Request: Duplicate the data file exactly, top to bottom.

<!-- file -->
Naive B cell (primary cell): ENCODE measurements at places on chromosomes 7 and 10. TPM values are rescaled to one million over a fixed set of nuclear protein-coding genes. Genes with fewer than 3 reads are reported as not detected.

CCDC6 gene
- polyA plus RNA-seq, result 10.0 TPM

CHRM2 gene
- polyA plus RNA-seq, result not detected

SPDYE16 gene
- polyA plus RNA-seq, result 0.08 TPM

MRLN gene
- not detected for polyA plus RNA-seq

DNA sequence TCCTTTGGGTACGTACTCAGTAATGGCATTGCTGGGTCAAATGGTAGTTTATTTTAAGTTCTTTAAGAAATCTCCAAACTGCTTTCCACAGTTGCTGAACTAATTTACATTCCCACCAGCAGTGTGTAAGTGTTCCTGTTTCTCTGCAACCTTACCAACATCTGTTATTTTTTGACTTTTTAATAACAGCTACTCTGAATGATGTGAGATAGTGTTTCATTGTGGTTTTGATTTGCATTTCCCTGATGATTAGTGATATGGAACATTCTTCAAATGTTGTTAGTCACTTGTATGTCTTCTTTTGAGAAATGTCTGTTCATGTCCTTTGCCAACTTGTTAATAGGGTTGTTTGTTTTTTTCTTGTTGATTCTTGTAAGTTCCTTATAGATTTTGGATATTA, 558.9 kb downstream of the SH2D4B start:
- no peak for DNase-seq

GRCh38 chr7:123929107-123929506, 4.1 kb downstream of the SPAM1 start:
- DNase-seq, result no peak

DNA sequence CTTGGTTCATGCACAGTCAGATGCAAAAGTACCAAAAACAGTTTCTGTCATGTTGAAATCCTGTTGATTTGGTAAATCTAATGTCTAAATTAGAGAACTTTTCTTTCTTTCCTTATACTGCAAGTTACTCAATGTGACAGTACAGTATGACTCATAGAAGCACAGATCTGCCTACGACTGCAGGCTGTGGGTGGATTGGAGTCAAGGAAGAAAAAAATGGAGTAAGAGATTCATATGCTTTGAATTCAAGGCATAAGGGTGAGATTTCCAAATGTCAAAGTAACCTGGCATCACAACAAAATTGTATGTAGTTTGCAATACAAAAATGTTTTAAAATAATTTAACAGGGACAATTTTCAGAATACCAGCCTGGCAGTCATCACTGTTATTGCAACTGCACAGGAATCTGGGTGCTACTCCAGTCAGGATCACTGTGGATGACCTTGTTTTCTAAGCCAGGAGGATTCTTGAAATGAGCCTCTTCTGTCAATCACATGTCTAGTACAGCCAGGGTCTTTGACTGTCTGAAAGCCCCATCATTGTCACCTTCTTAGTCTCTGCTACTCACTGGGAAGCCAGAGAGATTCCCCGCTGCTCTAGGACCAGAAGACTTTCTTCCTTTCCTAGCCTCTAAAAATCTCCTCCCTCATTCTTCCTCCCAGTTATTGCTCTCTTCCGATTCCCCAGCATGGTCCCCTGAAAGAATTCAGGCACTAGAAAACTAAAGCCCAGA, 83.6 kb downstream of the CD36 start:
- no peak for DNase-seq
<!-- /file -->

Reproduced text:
Naive B cell (primary cell): ENCODE measurements at places on chromosomes 7 and 10. TPM values are rescaled to one million over a fixed set of nuclear protein-coding genes. Genes with fewer than 3 reads are reported as not detected.

CCDC6 gene
- polyA plus RNA-seq, result 10.0 TPM

CHRM2 gene
- polyA plus RNA-seq, result not detected

SPDYE16 gene
- polyA plus RNA-seq, result 0.08 TPM

MRLN gene
- not detected for polyA plus RNA-seq

DNA sequence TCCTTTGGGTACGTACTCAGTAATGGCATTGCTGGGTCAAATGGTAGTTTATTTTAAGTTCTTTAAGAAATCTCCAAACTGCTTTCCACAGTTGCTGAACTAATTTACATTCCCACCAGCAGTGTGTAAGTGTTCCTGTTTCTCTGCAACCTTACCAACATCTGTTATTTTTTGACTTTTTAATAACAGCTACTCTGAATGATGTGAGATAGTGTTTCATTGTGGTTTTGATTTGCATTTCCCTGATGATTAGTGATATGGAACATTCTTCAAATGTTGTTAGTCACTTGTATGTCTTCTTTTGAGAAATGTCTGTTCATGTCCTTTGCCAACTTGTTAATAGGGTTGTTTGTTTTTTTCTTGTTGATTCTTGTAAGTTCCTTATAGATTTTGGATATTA, 558.9 kb downstream of the SH2D4B start:
- no peak for DNase-seq

GRCh38 chr7:123929107-123929506, 4.1 kb downstream of the SPAM1 start:
- DNase-seq, result no peak

DNA sequence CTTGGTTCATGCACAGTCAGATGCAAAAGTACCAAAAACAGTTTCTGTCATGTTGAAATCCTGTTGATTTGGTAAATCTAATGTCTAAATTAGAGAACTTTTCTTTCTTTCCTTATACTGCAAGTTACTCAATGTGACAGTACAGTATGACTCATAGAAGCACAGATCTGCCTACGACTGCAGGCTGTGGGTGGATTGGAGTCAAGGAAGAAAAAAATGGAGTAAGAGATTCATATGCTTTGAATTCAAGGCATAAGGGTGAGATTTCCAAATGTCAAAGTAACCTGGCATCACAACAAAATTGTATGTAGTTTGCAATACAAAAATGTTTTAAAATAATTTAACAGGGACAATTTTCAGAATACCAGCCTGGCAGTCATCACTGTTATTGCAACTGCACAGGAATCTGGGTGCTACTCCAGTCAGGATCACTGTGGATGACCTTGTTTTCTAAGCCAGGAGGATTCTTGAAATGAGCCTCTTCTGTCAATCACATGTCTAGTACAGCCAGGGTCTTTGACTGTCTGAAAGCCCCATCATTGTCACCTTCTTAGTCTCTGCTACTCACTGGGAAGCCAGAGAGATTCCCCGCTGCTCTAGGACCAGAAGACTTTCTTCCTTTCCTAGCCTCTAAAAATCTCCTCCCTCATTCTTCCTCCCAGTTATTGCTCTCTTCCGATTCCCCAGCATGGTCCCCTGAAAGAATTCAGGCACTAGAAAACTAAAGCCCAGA, 83.6 kb downstream of the CD36 start:
- no peak for DNase-seq